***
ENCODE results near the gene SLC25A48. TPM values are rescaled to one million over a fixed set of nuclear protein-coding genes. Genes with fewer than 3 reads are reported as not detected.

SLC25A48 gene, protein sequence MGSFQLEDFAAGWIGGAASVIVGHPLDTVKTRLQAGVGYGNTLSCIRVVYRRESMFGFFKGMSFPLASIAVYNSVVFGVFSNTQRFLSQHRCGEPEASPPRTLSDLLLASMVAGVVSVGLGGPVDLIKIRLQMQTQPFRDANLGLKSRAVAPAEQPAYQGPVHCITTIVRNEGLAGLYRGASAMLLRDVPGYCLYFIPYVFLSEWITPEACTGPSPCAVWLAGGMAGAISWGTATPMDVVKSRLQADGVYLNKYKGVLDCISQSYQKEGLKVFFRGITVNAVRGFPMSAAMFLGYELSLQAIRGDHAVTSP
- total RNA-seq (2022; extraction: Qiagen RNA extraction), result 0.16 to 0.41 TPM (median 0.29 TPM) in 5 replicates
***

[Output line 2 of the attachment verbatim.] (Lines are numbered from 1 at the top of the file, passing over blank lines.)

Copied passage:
SLC25A48 gene, protein sequence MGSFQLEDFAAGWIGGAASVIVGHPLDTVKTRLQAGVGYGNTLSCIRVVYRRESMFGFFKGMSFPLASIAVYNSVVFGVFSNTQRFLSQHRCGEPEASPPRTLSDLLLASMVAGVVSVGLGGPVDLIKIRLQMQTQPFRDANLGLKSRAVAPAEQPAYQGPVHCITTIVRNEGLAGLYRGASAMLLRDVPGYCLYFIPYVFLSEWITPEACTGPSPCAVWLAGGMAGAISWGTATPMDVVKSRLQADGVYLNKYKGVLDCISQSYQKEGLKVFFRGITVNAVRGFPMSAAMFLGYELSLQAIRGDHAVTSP